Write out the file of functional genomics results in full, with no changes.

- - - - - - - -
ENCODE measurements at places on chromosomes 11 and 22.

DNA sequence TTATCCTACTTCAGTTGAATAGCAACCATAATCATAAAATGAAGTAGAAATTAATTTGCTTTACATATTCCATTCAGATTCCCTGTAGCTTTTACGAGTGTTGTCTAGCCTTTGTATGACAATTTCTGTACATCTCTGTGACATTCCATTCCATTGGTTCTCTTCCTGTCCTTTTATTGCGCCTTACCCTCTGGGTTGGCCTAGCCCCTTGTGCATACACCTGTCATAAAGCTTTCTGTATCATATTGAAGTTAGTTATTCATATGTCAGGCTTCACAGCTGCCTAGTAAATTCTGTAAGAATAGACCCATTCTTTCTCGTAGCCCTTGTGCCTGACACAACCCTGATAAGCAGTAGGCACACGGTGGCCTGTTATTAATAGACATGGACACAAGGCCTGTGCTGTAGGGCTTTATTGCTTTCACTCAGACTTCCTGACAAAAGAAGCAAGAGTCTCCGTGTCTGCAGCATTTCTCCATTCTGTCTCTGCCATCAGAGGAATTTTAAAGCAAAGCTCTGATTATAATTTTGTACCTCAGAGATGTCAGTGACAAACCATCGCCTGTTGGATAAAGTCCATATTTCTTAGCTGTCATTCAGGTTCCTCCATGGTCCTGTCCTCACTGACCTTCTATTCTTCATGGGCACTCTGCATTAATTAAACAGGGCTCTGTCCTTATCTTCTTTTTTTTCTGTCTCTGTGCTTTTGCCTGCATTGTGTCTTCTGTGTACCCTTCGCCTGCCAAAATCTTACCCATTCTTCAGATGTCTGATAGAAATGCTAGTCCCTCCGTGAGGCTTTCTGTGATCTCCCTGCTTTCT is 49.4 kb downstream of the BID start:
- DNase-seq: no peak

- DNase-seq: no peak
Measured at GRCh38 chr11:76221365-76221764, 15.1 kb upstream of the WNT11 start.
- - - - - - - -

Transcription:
ENCODE measurements at places on chromosomes 11 and 22.

DNA sequence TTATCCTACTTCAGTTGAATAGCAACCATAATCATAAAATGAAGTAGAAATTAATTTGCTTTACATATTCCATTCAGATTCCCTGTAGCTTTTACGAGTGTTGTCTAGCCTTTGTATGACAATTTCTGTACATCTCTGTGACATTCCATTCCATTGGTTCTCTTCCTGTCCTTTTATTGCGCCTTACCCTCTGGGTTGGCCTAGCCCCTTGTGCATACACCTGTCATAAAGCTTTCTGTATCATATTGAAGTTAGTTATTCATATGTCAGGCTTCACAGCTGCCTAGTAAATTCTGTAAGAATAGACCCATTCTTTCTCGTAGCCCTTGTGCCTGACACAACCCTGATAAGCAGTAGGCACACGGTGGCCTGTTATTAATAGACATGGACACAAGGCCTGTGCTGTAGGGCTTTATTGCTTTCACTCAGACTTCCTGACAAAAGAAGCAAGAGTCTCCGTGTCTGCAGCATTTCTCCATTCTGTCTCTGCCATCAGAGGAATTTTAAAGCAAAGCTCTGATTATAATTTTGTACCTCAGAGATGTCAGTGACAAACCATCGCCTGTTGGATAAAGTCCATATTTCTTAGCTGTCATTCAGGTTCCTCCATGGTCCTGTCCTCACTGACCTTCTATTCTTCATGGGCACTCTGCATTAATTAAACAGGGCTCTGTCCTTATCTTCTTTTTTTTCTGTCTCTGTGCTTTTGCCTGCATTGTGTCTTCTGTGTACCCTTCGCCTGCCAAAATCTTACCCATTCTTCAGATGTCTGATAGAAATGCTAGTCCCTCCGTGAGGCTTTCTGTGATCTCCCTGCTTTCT is 49.4 kb downstream of the BID start:
- DNase-seq: no peak

- DNase-seq: no peak
Measured at GRCh38 chr11:76221365-76221764, 15.1 kb upstream of the WNT11 start.